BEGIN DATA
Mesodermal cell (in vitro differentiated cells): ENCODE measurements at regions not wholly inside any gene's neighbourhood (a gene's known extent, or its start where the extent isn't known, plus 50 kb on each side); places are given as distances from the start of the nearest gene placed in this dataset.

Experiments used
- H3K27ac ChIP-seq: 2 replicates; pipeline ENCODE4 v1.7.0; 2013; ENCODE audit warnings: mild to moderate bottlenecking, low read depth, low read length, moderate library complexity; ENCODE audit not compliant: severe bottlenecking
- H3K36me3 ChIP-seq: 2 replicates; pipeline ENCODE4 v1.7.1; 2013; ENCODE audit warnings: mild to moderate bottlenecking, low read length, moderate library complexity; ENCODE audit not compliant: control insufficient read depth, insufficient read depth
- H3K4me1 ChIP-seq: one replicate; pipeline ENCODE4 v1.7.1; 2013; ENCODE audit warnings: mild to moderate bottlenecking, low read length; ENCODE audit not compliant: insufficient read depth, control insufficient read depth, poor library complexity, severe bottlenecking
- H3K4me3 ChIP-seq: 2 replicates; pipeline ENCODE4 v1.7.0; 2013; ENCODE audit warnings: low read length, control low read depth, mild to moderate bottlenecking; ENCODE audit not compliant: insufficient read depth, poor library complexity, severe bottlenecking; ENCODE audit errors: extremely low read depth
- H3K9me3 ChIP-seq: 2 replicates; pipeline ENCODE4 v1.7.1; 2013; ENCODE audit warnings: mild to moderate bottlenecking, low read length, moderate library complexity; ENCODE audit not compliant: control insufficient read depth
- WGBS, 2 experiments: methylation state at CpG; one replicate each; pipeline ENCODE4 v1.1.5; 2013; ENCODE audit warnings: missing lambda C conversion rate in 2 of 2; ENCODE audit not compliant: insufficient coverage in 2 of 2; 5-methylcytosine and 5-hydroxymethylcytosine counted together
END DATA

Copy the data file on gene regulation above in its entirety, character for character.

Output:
Mesodermal cell (in vitro differentiated cells): ENCODE measurements at regions not wholly inside any gene's neighbourhood (a gene's known extent, or its start where the extent isn't known, plus 50 kb on each side); places are given as distances from the start of the nearest gene placed in this dataset.

Experiments used
- H3K27ac ChIP-seq: 2 replicates; pipeline ENCODE4 v1.7.0; 2013; ENCODE audit warnings: mild to moderate bottlenecking, low read depth, low read length, moderate library complexity; ENCODE audit not compliant: severe bottlenecking
- H3K36me3 ChIP-seq: 2 replicates; pipeline ENCODE4 v1.7.1; 2013; ENCODE audit warnings: mild to moderate bottlenecking, low read length, moderate library complexity; ENCODE audit not compliant: control insufficient read depth, insufficient read depth
- H3K4me1 ChIP-seq: one replicate; pipeline ENCODE4 v1.7.1; 2013; ENCODE audit warnings: mild to moderate bottlenecking, low read length; ENCODE audit not compliant: insufficient read depth, control insufficient read depth, poor library complexity, severe bottlenecking
- H3K4me3 ChIP-seq: 2 replicates; pipeline ENCODE4 v1.7.0; 2013; ENCODE audit warnings: low read length, control low read depth, mild to moderate bottlenecking; ENCODE audit not compliant: insufficient read depth, poor library complexity, severe bottlenecking; ENCODE audit errors: extremely low read depth
- H3K9me3 ChIP-seq: 2 replicates; pipeline ENCODE4 v1.7.1; 2013; ENCODE audit warnings: mild to moderate bottlenecking, low read length, moderate library complexity; ENCODE audit not compliant: control insufficient read depth
- WGBS, 2 experiments: methylation state at CpG; one replicate each; pipeline ENCODE4 v1.1.5; 2013; ENCODE audit warnings: missing lambda C conversion rate in 2 of 2; ENCODE audit not compliant: insufficient coverage in 2 of 2; 5-methylcytosine and 5-hydroxymethylcytosine counted together